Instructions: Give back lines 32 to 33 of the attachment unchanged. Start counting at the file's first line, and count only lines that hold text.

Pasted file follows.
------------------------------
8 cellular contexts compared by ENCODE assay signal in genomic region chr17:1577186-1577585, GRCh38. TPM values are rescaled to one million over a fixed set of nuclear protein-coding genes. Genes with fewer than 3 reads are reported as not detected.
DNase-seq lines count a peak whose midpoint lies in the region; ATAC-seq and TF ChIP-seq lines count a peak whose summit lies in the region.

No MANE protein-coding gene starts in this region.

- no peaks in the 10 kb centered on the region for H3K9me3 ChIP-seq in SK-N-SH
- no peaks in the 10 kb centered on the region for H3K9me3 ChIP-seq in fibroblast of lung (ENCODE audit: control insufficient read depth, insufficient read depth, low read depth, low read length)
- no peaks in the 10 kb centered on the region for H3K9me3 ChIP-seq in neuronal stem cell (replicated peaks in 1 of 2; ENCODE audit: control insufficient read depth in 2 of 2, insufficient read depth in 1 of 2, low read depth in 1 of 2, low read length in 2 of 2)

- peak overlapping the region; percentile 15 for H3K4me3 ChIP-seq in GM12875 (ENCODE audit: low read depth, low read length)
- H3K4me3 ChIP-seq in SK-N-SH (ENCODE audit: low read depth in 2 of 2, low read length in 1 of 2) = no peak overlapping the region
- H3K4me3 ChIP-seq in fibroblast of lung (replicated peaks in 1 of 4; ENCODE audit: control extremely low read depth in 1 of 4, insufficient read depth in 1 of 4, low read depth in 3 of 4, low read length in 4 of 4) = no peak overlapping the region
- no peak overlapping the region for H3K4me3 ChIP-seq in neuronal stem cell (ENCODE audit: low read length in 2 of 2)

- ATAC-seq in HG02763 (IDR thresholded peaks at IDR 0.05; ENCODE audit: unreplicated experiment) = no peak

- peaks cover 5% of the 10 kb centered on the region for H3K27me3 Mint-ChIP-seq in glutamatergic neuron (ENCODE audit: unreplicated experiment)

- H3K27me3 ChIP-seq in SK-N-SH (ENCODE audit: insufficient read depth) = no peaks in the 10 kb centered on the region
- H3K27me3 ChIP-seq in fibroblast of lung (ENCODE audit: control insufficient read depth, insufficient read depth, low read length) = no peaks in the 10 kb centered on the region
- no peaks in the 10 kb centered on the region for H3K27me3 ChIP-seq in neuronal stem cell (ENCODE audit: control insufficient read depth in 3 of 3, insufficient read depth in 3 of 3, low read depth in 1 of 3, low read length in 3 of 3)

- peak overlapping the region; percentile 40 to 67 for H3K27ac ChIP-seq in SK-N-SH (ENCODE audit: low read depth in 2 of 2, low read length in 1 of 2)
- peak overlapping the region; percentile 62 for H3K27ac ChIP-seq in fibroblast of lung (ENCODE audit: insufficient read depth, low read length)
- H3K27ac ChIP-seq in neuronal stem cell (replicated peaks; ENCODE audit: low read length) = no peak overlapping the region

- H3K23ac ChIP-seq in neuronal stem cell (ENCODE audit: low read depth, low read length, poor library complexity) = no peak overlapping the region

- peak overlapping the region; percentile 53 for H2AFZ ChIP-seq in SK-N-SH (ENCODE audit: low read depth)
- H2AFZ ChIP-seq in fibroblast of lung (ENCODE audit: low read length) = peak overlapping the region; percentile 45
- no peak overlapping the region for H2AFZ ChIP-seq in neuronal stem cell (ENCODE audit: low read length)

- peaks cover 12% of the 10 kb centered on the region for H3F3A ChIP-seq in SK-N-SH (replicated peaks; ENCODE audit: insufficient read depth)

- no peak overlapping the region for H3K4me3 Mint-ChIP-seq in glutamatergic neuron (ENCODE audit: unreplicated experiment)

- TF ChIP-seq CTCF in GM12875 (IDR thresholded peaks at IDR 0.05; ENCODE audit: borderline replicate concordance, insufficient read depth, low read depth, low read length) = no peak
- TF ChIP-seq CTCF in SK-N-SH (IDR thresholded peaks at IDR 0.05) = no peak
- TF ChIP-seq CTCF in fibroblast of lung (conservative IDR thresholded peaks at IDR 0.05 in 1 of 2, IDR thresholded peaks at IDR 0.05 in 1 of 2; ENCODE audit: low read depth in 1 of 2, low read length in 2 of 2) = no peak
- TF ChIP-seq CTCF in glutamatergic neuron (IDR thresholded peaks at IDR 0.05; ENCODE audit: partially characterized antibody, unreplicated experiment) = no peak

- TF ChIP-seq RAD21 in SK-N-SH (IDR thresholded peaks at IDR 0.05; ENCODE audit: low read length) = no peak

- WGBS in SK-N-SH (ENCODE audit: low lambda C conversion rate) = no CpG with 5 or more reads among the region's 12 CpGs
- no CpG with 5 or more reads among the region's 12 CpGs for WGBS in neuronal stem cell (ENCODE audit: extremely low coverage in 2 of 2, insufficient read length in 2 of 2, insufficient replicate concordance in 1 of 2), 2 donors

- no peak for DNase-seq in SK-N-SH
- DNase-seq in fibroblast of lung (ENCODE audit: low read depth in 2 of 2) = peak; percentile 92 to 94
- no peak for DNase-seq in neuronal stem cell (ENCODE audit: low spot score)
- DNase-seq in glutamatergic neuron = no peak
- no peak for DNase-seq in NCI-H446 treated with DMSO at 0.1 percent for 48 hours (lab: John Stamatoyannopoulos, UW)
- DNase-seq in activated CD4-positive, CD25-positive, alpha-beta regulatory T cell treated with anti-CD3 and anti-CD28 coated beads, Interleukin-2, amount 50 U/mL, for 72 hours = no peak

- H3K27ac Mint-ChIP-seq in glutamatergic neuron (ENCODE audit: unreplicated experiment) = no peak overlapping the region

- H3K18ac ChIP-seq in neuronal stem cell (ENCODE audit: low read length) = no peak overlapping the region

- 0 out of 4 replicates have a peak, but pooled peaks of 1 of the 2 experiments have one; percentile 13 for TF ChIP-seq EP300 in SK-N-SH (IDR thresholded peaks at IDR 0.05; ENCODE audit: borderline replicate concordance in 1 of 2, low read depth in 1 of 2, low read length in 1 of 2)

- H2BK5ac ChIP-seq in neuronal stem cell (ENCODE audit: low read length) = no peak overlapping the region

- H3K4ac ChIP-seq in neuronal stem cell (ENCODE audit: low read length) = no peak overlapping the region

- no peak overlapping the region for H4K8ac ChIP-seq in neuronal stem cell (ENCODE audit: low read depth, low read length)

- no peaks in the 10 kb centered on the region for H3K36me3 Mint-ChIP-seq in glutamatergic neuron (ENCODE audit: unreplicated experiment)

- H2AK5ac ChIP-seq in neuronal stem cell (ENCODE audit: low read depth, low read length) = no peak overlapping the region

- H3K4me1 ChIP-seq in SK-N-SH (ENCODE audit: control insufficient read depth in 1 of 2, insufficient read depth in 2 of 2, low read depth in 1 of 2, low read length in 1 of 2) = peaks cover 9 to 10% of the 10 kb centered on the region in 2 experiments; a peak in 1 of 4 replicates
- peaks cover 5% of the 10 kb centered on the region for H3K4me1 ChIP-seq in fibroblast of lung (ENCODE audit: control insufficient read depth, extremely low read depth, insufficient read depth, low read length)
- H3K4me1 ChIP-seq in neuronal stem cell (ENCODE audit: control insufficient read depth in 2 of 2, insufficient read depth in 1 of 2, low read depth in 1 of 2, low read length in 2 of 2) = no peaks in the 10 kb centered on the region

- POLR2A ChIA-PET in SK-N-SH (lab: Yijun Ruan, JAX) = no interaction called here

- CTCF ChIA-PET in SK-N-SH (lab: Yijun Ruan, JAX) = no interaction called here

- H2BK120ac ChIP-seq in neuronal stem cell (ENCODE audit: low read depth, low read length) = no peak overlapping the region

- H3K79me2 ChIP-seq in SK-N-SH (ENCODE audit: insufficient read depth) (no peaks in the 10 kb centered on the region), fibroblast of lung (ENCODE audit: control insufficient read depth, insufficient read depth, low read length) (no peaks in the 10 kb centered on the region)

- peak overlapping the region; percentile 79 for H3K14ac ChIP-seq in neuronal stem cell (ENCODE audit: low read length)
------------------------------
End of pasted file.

- no peak for DNase-seq in SK-N-SH
- DNase-seq in fibroblast of lung (ENCODE audit: low read depth in 2 of 2) = peak; percentile 92 to 94